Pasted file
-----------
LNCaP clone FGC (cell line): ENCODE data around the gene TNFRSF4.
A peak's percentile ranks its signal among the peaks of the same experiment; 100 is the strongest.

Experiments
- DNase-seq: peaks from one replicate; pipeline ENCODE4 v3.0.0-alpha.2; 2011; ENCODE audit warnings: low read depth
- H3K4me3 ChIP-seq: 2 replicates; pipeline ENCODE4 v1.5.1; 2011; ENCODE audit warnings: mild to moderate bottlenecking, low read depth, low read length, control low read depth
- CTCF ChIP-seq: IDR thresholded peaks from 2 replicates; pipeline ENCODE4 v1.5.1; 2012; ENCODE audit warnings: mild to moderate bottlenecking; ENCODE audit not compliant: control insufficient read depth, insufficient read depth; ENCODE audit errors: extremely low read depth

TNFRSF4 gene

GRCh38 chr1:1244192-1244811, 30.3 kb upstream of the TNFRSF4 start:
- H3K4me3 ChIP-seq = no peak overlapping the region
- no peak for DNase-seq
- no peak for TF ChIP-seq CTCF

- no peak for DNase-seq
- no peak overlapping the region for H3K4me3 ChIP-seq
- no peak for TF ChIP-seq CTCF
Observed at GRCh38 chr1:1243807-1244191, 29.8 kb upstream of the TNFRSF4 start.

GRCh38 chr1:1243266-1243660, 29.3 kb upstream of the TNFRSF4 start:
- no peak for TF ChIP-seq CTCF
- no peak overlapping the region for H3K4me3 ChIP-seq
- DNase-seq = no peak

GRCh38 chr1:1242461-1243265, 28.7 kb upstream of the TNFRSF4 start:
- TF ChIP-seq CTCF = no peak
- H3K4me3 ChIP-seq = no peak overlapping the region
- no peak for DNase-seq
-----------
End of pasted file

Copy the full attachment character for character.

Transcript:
LNCaP clone FGC (cell line): ENCODE data around the gene TNFRSF4.
A peak's percentile ranks its signal among the peaks of the same experiment; 100 is the strongest.

Experiments
- DNase-seq: peaks from one replicate; pipeline ENCODE4 v3.0.0-alpha.2; 2011; ENCODE audit warnings: low read depth
- H3K4me3 ChIP-seq: 2 replicates; pipeline ENCODE4 v1.5.1; 2011; ENCODE audit warnings: mild to moderate bottlenecking, low read depth, low read length, control low read depth
- CTCF ChIP-seq: IDR thresholded peaks from 2 replicates; pipeline ENCODE4 v1.5.1; 2012; ENCODE audit warnings: mild to moderate bottlenecking; ENCODE audit not compliant: control insufficient read depth, insufficient read depth; ENCODE audit errors: extremely low read depth

TNFRSF4 gene

GRCh38 chr1:1244192-1244811, 30.3 kb upstream of the TNFRSF4 start:
- H3K4me3 ChIP-seq = no peak overlapping the region
- no peak for DNase-seq
- no peak for TF ChIP-seq CTCF

- no peak for DNase-seq
- no peak overlapping the region for H3K4me3 ChIP-seq
- no peak for TF ChIP-seq CTCF
Observed at GRCh38 chr1:1243807-1244191, 29.8 kb upstream of the TNFRSF4 start.

GRCh38 chr1:1243266-1243660, 29.3 kb upstream of the TNFRSF4 start:
- no peak for TF ChIP-seq CTCF
- no peak overlapping the region for H3K4me3 ChIP-seq
- DNase-seq = no peak

GRCh38 chr1:1242461-1243265, 28.7 kb upstream of the TNFRSF4 start:
- TF ChIP-seq CTCF = no peak
- H3K4me3 ChIP-seq = no peak overlapping the region
- no peak for DNase-seq